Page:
With his speech, entitled “The political implications of regional integration - The case of Spain/ EU”, Ambassador Emilio Fernandez Castano shared Spain’s experience as a member of the EU. He also affirmed that Spain and EU would support Vietnam during its process of international integration.

During his speech, “The political significance of regional integration: Vietnam’s experiences in ASEAN integration”, Assoc. Prof., Dr. Nguyen Tat Giap pointed out: in order to meet the demands for national development in the integration process, Vietnam must give priority to cooperative relationships and alliances with regional countries. This way, it may re-evaluate external relations and gradually form open, multilateral, multiform foreign policies. At the same time, Vietnam is determined to perform its commitments to regional cooperation and integration in order to achieve lasting peace and security in the region. Vietnam has effectively participated in multilateral cooperative mechanisms as a key member of ASEAN and thus has already taken advantage of favourable elements of current international relationships.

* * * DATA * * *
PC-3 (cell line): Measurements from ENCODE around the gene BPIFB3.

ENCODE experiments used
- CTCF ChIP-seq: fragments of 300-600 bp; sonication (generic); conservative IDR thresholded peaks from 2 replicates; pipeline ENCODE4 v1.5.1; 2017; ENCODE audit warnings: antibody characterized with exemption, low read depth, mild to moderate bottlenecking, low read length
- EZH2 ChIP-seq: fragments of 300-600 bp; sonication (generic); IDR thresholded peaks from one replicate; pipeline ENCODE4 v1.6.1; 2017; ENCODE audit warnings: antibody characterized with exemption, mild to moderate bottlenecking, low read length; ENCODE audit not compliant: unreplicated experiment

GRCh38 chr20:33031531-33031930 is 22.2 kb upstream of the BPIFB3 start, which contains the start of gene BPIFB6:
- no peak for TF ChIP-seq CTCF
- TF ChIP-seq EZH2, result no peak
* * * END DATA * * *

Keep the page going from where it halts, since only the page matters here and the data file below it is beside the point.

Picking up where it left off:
Assoc. Prof., Dr. Nguyen Vu Tung, Deputy Director of Vietnam Diplomatic Academy, and Dr. Ngo Huy Duc, Head of the Institute of Politics, introduced the idea that the two countries began their integration process at a relatively low point compared to other regional countries. However, they have achieved positive results thus far; the interests of each country have been ensured and the lives of their peoples have been improved. These are the results of sound governmental policies and the unanimity of the people in both countries, which continue to foster economic growth and diplomatic relations, enhancing their relative positions on the international stage and consolidating their strength to overcome territorial disputes and the dangers of non-traditional threats to security.

The fourth session, called “The global vision of the future: EU and ASEAN in the process of international integration”was co-chaired by Prof., Dr. Ta Ngoc Tan and Prof. Vicente Palacio, Deputy Director of the Alternatives Foundation.